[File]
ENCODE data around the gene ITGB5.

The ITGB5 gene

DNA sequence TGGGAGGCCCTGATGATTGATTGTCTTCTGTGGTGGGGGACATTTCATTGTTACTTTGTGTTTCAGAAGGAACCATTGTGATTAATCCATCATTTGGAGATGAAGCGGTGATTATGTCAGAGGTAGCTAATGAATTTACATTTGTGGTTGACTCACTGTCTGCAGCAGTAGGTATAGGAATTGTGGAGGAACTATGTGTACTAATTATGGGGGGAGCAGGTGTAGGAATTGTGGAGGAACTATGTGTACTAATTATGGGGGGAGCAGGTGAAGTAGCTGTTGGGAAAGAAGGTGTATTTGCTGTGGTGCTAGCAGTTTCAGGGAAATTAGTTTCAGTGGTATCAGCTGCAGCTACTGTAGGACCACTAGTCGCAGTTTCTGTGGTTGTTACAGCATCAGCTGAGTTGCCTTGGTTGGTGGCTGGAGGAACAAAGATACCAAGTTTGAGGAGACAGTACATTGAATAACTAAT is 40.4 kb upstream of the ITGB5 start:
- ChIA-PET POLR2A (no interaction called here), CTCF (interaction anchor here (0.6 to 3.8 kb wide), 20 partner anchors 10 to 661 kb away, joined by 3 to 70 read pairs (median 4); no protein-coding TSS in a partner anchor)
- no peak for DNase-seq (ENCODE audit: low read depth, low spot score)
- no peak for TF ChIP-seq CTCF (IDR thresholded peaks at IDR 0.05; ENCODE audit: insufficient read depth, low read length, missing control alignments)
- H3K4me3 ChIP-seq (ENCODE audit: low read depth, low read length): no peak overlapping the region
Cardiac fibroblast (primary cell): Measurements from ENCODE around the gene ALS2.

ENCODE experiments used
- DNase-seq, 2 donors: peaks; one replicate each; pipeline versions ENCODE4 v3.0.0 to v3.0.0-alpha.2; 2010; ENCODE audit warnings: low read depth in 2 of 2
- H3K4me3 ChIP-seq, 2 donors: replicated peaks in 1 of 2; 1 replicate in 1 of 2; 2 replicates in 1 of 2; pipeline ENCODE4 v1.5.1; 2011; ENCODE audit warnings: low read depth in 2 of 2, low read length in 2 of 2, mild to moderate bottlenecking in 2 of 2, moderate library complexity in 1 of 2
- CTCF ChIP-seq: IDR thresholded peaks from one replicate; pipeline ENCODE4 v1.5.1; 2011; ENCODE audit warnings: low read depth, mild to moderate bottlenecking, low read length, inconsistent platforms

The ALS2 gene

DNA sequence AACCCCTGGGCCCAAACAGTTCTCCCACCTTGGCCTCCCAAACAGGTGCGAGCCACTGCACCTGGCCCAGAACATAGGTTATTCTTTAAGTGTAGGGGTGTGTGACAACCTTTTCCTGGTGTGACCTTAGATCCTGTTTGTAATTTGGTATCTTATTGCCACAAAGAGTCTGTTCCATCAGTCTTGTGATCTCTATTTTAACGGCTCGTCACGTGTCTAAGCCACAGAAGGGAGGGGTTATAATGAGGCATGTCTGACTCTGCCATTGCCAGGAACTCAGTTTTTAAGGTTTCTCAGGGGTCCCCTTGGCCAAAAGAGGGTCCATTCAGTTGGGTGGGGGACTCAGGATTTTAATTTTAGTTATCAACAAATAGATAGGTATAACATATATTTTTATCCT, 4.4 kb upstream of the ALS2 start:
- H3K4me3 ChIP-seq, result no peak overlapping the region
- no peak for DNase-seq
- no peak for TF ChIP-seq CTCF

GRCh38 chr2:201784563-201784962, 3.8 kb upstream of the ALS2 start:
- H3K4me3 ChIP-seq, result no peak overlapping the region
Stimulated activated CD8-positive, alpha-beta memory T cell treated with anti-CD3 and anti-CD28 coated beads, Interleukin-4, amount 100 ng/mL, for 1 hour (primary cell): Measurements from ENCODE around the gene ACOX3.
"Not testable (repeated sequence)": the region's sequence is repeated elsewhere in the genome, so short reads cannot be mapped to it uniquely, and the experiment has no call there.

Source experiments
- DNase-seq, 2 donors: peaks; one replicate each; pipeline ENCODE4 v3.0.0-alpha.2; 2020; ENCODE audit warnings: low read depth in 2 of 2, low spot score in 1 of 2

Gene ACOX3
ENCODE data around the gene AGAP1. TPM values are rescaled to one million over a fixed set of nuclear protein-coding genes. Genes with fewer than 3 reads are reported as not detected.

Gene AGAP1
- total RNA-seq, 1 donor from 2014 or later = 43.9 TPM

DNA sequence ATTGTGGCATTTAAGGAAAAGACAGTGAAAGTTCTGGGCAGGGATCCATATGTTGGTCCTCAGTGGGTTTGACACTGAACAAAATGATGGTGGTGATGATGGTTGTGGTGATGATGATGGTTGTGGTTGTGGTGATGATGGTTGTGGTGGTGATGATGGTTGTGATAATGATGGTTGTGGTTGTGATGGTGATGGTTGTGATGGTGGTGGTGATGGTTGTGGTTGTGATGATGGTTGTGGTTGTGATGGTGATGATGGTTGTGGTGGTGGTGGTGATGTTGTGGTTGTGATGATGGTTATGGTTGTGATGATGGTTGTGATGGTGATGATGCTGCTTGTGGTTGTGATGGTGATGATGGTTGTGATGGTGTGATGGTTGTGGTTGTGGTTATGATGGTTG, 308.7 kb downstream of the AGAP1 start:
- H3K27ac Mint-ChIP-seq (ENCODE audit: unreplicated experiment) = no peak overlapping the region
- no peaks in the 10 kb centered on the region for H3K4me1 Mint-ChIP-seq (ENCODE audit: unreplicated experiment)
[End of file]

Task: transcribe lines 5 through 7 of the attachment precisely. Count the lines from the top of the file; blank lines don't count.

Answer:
- no peak for DNase-seq (ENCODE audit: low read depth, low spot score)
- no peak for TF ChIP-seq CTCF (IDR thresholded peaks at IDR 0.05; ENCODE audit: insufficient read depth, low read length, missing control alignments)
- H3K4me3 ChIP-seq (ENCODE audit: low read depth, low read length): no peak overlapping the region